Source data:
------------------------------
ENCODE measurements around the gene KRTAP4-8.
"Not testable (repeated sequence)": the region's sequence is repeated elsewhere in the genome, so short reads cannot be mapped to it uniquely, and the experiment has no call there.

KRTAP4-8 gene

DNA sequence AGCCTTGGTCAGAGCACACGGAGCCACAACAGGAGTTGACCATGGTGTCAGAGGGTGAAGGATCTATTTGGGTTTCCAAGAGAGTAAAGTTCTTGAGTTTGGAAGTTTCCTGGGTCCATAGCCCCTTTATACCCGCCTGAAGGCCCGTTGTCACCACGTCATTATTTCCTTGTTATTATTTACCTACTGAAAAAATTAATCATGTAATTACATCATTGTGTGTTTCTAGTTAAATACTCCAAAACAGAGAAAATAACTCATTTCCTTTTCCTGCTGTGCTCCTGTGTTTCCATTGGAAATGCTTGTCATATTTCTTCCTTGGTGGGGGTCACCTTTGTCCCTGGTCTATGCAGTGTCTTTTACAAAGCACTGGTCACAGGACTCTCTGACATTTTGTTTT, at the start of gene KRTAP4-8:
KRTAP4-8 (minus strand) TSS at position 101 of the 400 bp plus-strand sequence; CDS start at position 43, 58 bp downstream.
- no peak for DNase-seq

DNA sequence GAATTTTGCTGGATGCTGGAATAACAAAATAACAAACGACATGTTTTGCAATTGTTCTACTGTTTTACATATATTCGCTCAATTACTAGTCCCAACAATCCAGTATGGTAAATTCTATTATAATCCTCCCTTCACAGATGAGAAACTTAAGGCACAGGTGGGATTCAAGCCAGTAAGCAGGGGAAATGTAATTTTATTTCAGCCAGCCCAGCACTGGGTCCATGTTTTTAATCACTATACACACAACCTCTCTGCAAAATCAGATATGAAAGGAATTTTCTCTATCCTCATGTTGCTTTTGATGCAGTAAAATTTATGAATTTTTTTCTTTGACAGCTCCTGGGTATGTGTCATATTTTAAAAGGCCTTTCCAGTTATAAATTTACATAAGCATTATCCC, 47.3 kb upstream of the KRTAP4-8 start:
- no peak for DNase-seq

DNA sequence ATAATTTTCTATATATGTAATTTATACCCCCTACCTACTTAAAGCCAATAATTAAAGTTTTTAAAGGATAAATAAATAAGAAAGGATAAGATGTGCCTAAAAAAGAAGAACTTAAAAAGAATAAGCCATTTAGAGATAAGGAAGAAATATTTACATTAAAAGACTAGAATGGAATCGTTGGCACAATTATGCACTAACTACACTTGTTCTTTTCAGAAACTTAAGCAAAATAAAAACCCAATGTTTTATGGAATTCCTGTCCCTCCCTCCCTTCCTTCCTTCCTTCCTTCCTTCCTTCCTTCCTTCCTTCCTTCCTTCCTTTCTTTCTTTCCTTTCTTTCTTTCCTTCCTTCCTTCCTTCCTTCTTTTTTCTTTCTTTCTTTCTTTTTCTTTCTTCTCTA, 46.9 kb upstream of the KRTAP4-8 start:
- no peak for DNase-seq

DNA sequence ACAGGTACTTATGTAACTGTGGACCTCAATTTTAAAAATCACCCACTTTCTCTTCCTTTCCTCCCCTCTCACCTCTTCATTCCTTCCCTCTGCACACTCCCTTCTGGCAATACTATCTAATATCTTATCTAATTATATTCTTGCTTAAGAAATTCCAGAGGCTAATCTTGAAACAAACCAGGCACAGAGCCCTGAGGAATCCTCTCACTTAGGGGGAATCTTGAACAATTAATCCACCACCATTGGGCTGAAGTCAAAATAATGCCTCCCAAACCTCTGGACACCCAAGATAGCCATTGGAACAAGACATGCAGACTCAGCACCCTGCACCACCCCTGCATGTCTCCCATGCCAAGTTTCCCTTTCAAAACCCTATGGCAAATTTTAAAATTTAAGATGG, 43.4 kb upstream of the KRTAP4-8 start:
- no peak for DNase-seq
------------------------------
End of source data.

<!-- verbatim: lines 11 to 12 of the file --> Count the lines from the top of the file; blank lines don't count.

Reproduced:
DNA sequence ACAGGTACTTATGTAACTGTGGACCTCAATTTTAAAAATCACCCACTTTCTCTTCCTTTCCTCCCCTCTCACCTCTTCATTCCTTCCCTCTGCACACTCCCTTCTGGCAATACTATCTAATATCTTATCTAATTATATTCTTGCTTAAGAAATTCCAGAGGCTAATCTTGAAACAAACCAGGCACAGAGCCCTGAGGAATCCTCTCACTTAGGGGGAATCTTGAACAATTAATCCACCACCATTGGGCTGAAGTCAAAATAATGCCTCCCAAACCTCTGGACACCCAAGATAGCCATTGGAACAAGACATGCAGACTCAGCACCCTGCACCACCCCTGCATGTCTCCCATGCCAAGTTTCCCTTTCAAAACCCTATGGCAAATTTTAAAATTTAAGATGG, 43.4 kb upstream of the KRTAP4-8 start:
- no peak for DNase-seq